As the world has seen in the Bahamas with Hurricane Dorian, the destructive power of these powerful storms is unquestionable. Florida Tech is taking part in research to better understand the damage that can be done by violent winds and how to better defend against it.
Florida Tech is one of 11 organizations that have received grants totaling $6.6 million from the U.S. Department of Commerce’s National Institute of Standards and Technology (NIST). Mechanical and civil engineering professor Jean-Paul Pinelli, aerospace engineering professor Chelakara Subramanian and ocean engineering and marine sciences professor Steven Lazarus are the primary investigators for the project.
Florida Tech’s $421,000, three-year grant will go towards a project to develop a unique wireless sensor network system and wind-detecting LiDAR (the remote sensing method Light Detection and Ranging) measurements to characterize wind profiles near the ground and subsequent wind loads on non-structural components of buildings such as architectural details or electrical systems.
The new network will replace an older network, developed 10 years ago, which is composed of three systems. Each system consists of an anemometer and 30 weatherproof pressure/temperature sensors which are deployed on various points of a structure’s roof. The sensors communicate to a base unit either directly or via routers, and the unit stores time series data including pressure, temperature, wind speed and wind direction.
The older sensors were deployed for Hurricane Dorian, and the new system will be operational for the 2020 hurricane season.
With the help of Jiten Chandiramani, CEO and founder of Jaycon Systems and a former Florida Tech student under Subramanian, the team developed the initial wireless sensor network to measure pressure variations around buildings to quantify wind loads on full-scale residential building roofs and envelope components such as soffits and windows.
Each Florida Tech researcher brings a different skill set and expertise to the NIST-funded project. Subramanian’s experience with experimental fluid dynamics and wireless instrumentation is key in the development of the one-of-a-kind sensors. While researching the wind’s effects on structures can also be performed using hurricane simulators, the goal here is to collect real-world data on the storms.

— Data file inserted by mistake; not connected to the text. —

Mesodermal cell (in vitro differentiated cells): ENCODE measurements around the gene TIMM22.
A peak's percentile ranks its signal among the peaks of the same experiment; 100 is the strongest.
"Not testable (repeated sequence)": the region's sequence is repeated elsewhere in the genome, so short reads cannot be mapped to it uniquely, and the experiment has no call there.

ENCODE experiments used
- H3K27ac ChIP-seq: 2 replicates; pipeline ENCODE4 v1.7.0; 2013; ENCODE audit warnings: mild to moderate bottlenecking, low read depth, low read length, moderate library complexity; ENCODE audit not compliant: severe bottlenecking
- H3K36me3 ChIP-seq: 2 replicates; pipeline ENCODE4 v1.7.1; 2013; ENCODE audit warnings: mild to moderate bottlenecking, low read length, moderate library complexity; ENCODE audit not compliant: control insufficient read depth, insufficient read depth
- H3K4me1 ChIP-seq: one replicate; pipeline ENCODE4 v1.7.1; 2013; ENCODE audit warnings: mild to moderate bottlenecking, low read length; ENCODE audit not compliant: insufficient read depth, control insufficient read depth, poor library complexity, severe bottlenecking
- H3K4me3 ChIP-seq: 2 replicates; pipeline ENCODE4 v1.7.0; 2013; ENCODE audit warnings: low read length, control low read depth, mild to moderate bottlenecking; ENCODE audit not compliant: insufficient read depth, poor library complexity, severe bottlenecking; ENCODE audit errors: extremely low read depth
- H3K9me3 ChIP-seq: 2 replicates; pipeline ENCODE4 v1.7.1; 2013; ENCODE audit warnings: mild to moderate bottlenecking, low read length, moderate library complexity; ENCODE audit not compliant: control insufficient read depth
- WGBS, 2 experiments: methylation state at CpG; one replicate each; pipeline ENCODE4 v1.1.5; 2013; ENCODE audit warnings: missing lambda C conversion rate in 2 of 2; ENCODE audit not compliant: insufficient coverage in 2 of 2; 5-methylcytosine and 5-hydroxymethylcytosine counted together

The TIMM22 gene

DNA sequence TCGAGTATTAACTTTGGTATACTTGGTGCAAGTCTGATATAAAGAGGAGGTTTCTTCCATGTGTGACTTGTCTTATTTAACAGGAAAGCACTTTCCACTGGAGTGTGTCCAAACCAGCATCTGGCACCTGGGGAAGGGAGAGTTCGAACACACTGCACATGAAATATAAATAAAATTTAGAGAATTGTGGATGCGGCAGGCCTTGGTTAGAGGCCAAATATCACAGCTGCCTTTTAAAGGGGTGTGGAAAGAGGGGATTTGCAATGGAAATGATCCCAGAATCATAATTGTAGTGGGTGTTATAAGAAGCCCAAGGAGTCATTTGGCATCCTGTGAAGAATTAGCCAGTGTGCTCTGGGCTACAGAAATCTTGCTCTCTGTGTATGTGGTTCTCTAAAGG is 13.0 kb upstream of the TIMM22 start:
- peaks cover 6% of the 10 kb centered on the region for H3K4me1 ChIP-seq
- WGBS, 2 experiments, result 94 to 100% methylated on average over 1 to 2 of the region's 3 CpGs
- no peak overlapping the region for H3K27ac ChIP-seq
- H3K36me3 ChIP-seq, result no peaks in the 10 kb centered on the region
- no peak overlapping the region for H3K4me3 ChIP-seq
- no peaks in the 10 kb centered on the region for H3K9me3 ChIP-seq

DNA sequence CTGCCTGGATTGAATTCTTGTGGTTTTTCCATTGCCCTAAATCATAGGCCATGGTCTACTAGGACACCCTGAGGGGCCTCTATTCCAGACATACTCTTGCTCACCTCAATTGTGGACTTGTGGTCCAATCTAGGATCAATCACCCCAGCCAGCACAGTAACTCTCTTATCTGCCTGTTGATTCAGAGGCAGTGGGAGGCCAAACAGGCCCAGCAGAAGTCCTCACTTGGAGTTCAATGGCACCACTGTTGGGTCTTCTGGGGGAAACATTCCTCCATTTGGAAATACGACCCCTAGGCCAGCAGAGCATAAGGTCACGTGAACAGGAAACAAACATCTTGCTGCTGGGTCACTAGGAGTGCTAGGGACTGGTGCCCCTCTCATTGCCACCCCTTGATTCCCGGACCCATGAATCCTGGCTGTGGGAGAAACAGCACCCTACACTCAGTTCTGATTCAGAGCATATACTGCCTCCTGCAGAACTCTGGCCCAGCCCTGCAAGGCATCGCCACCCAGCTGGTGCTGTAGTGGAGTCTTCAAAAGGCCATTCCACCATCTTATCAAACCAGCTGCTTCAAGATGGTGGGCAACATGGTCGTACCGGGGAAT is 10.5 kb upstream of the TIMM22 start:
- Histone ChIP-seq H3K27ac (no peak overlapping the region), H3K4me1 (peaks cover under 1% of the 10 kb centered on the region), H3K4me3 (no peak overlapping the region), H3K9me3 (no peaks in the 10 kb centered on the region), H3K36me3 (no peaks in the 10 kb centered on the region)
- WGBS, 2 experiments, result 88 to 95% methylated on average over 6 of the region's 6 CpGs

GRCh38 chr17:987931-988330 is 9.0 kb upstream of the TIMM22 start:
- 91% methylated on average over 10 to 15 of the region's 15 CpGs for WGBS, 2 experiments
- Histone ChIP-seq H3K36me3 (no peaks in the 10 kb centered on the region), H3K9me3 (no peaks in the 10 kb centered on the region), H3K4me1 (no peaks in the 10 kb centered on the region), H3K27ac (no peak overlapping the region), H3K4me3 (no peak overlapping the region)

“If we have a certain wind speed and wind direction, and if we have a sensor in the wake of that flow, then what kind of pressures occur?” Subramanian said. “Is it a positive or negative pressure perturbation, does it cause lifting, and is the structure affected by vibration and possible fatigue effects?”
For Pinelli, his knowledge of wind and structural engineering is key to analyzing the sensor data and understanding how buildings are affected by the wind. Pinelli hopes that a better understanding of the pressure fluctuation and its effect on structures will provide critical information that can be used to better assess current building codes and standards – and quite possibly improve them.
“The building codes seem to underestimate these pressures, so we want to verify if that’s the case and if it is so, what will be a better estimate of these pressures, so that we can design stronger components that will not fail during a hurricane,” Pinelli said.
Pinelli’s work will intersect with Lazarus’ LiDAR research to give the team a better understanding of the near surface winds during high-impact events. Lazarus has had a 3-foot-tall mobile LiDAR drum since 2014 and measures wind profiles as high as approximately 1,000 feet.
The LiDAR research is essential to developing a better understanding of how the wind interacts with the built environment. While the sensors on the house analyze the gusts’ impact on buildings, Lazarus’ research is recording and analyzing the wind coming off water – in other words, unimpeded by buildings or trees. Data that were recently collected in Satellite Beach during Hurricane Dorian showed a 55-mile per hour gust at approximately 32 feet, with 65-mile per hour gust at 82 feet associated with a squall.
Even with relatively “clean” (i.e. unobstructed) wind observations, terrain can cause wind turbulence.
“What happens is you get disruption over the barrier island as the east-to-west flow goes from the open ocean to the barrier island, then the wind recovers near the surface as it crosses over the (Indian River Lagoon) water again. Thus, you can end up with a wind profile that reflects the old one (barrier island) above, and a new one (smooth) underneath it,” Lazarus said.
The past few decades have seen a tremendous increase in coastal population and most states are increasingly vulnerable to hurricane impacts as a result. Using an integrated approach across multiple disciplines, Florida Tech researchers are working to better understand wind-building interaction and toward a better characterization of the near-surface wind profile and turbulence.